Almost after 20 years in the industry and 10 films as a director, filmmaker Anurag Kashyap is unleashing his passion project, Bombay Velvet. A huge film by all means, not just for him but for the industry as well as its actors Ranbir Kapoor and Anushka Sharma, a lot is riding on Bombay Velvet. Even as Bombay of 60s has been recreated in Sri Lanka no less, there is definite authenticity that one expects in this mega crore production which has quite a few notable names attached to it. A love story at the core of it all, Bombay Velvet is also one of the most romantic affairs in his own characteristic style by Anurag Kashyap.
Bombay Velvet isn’t a kind of film that someone just thinks of overnight, puts together on paper in three months and then pitches it. A lot must have gone into the conceptualization phase itself, right?
It has been a nine year struggle. When we conceived the film back then, we realized that cost would be high. In 2009 when we budgeted the film with Aamir Khan, it came to Rs. 160 crores. At that time films didn’t even earn Rs. 100 crores, hence Bombay Velvet was not feasible. Our struggle was that either our film’s recovery be high or we get the cost down. So we started working on the cost; meanwhile economy improved too. We decided for Sri Lanka and realized that we could make the film in Rs. 80 crores. Of course there is always a risk involved as there are certain mainstream films that people want to see.
How much of a challenge did the film pose to you creatively?
Creatively also it was very difficult. The story is of a city and to make it right is very important. Till the time you don’t see Marine drive without Nariman point, how can you invoke nostalgia? I want people to see that this was our city and humne uska kya haal kar diya hai. So the challenge was to recreate the city and that was tough. Logistics and special effects took us a lot of time. We also got some stock footage for reference. Bombay of that time was very different and we had to make it look convincing on screen.
Coming to the core of the film, it has been intriguingly titled Bombay Velvet. So what exactly is in store here from the core plot and presentation perspective?
The idea was to see various things that happened in that era, one of them being how all these land scams started. At that time, crime was around smuggling gold and perfume. Then there was this tabloid culture where two big time barons fought with each other. On Page 3, a bikini picture used to come daily. Woh zamaana alag tha, prohibition hoti thi. Uske saath crime bhi aata tha. Alcohol was banned, you needed permit to drink. Cabaret hota tha. One of the greatest dancers of that time was Salome Roy Kapur, mother of Siddharth Roy Kapur. Mohd. Rafi was a great jazz singer but nobody knows about that.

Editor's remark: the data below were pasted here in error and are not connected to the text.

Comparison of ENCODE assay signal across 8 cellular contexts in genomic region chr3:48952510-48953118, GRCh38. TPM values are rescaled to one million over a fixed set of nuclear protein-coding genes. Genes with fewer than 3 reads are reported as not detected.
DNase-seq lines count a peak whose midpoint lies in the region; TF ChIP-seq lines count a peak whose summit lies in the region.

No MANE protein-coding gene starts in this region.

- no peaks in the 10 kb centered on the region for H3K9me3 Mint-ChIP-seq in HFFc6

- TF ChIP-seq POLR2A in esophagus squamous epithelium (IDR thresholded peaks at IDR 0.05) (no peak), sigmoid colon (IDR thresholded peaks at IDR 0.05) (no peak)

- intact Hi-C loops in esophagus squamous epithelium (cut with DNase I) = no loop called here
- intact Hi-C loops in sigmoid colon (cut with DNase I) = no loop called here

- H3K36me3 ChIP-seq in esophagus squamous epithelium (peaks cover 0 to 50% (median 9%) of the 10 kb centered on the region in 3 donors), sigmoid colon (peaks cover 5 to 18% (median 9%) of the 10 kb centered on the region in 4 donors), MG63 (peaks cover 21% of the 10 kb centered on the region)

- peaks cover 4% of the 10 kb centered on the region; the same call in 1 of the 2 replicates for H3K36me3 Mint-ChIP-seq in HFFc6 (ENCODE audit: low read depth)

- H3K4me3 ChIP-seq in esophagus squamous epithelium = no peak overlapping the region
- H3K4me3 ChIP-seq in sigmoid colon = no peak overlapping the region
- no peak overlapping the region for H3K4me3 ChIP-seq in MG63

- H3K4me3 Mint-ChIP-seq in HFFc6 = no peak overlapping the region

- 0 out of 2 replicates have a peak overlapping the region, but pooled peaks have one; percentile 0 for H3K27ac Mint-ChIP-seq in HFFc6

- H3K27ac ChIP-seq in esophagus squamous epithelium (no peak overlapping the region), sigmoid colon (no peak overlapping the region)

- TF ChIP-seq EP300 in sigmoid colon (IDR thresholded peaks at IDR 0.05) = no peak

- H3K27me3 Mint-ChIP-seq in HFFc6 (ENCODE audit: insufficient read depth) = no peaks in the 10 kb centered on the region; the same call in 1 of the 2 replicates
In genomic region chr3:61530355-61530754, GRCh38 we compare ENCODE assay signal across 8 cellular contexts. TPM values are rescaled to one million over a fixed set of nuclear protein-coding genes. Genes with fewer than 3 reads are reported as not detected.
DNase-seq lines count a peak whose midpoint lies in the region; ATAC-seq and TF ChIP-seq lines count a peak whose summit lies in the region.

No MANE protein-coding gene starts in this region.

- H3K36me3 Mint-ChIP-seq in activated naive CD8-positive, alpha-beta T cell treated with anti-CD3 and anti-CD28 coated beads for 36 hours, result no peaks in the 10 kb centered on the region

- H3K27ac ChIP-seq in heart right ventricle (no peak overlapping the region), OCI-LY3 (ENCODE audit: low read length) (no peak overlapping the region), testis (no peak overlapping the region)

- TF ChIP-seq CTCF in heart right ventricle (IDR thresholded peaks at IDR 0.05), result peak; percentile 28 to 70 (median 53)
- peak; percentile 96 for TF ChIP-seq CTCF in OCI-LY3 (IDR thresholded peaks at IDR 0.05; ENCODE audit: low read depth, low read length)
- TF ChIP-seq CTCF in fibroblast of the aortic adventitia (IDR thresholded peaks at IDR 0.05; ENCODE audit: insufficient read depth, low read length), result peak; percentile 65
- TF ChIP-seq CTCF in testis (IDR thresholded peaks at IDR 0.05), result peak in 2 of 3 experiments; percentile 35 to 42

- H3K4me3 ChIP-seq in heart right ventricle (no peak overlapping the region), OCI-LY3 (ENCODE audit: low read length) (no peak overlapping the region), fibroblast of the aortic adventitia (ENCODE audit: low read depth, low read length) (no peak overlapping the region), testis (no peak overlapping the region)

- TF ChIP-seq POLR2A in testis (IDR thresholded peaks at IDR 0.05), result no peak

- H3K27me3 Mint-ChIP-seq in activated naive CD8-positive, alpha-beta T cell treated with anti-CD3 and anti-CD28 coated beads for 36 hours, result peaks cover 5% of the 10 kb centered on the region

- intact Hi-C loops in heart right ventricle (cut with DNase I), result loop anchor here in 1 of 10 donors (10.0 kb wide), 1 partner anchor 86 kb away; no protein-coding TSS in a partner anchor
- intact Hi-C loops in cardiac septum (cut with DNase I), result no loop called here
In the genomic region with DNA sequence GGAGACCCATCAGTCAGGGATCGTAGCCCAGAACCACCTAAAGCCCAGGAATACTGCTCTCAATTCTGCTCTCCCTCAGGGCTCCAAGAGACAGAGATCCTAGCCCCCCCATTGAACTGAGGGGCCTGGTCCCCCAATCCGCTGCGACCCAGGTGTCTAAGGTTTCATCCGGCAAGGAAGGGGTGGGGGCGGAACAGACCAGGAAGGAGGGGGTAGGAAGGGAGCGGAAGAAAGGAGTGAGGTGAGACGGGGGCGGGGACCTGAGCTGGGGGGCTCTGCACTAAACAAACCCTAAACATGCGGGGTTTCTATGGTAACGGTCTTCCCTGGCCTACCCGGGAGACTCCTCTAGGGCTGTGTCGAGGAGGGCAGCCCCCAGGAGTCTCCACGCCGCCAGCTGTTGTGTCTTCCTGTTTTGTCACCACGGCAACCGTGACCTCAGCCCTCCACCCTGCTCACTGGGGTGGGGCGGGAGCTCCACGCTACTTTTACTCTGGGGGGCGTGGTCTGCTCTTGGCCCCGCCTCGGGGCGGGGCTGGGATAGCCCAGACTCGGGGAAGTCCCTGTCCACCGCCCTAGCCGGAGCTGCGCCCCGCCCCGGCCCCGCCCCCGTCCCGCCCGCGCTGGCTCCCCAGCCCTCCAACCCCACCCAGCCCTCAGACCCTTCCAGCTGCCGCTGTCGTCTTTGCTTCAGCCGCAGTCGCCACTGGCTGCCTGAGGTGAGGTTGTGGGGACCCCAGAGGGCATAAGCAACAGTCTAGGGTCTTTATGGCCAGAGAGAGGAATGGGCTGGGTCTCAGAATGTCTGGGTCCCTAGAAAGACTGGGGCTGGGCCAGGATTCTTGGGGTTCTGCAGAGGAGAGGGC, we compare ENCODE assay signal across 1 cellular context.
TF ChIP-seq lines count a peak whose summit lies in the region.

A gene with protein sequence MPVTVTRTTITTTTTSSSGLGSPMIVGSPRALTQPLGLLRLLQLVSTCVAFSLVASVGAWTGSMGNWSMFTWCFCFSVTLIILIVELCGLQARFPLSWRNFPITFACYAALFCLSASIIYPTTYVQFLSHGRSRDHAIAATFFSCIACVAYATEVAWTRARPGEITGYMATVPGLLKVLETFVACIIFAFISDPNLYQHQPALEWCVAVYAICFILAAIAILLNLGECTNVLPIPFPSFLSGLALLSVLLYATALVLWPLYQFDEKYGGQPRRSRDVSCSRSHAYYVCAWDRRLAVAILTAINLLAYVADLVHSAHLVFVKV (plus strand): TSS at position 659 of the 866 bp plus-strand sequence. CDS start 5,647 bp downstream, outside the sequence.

Please carry on…
We have a history which hasn’t been shown before in our recent films. If you watch earlier films like CID or Aar Paar, you would see that there were opium dens in there. Then there were also night clubs for the navy folks as Bombay was a port city where ships used to come. We shot ‘Fifi’ in one such setting. Bombay was very metropolitan back then.
In this metropolitan affair, other than Ranbir who obviously brings in an old world charm, you also trusted Anushka Sharma, who one associates with being this North Indian outspoken girl, as a jazz singer?
Anushka Sharma is not like anyone whom she has played before. She has been very external in her act before, now she is very internalized. As a character, she isn’t able to express herself verbally and can do so only through her songs. I liked her in Band Baaja Baaraat because her character didn’t remind you of anyone else. She was very original in there. When you see actresses, you think of Nutan, Madhubala or someone else from the era gone. Anushka is different; she is not a replacement of anyone.
And then you found your suave character in Karan Johar…
(Smiles) Suaveness is something that comes automatically in Karan. He understands the South Bombay flavor. I didn’t want an artificial actor; all I had to work on was that his personality had to be in control. He is playing a very strange villain. Typically you see a villain who fights but here he is a manipulative middle man. He ropes in a ‘gunda’ (Ranbir) and says that we will collaborate; I will move ahead and so would you. That leads to a dirty game. Sidharth Basu and Manish Chaudhary are the other big players in the film. As for Ranbir and Karan, they have done something that they have never done before. It wasn’t difficult though as the script worked for them. They were happy to be seen in a new avtar.